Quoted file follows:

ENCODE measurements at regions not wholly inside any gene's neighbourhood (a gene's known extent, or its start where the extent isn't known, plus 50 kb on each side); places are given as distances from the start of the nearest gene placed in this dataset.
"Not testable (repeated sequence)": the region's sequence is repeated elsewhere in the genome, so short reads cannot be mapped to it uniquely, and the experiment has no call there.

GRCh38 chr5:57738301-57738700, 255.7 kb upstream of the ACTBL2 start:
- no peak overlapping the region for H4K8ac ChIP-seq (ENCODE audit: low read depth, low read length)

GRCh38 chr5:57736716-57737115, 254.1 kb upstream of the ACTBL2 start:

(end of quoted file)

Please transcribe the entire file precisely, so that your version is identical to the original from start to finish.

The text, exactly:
ENCODE measurements at regions not wholly inside any gene's neighbourhood (a gene's known extent, or its start where the extent isn't known, plus 50 kb on each side); places are given as distances from the start of the nearest gene placed in this dataset.
"Not testable (repeated sequence)": the region's sequence is repeated elsewhere in the genome, so short reads cannot be mapped to it uniquely, and the experiment has no call there.

GRCh38 chr5:57738301-57738700, 255.7 kb upstream of the ACTBL2 start:
- no peak overlapping the region for H4K8ac ChIP-seq (ENCODE audit: low read depth, low read length)

GRCh38 chr5:57736716-57737115, 254.1 kb upstream of the ACTBL2 start: